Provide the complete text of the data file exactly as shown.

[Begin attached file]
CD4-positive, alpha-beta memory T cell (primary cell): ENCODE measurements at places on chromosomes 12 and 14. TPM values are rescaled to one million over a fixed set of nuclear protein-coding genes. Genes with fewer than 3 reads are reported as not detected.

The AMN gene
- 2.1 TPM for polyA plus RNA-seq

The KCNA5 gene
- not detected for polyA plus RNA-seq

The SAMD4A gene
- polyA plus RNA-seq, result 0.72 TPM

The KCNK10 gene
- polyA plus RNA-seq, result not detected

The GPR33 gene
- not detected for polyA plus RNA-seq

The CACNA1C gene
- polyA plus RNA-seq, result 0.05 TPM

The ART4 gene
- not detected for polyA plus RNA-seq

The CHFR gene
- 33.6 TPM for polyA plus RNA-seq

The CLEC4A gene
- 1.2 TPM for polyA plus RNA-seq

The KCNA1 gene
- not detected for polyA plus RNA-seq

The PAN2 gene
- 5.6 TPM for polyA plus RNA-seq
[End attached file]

CD4-positive, alpha-beta memory T cell (primary cell): ENCODE measurements at places on chromosomes 12 and 14. TPM values are rescaled to one million over a fixed set of nuclear protein-coding genes. Genes with fewer than 3 reads are reported as not detected.

The AMN gene
- 2.1 TPM for polyA plus RNA-seq

The KCNA5 gene
- not detected for polyA plus RNA-seq

The SAMD4A gene
- polyA plus RNA-seq, result 0.72 TPM

The KCNK10 gene
- polyA plus RNA-seq, result not detected

The GPR33 gene
- not detected for polyA plus RNA-seq

The CACNA1C gene
- polyA plus RNA-seq, result 0.05 TPM

The ART4 gene
- not detected for polyA plus RNA-seq

The CHFR gene
- 33.6 TPM for polyA plus RNA-seq

The CLEC4A gene
- 1.2 TPM for polyA plus RNA-seq

The KCNA1 gene
- not detected for polyA plus RNA-seq

The PAN2 gene
- 5.6 TPM for polyA plus RNA-seq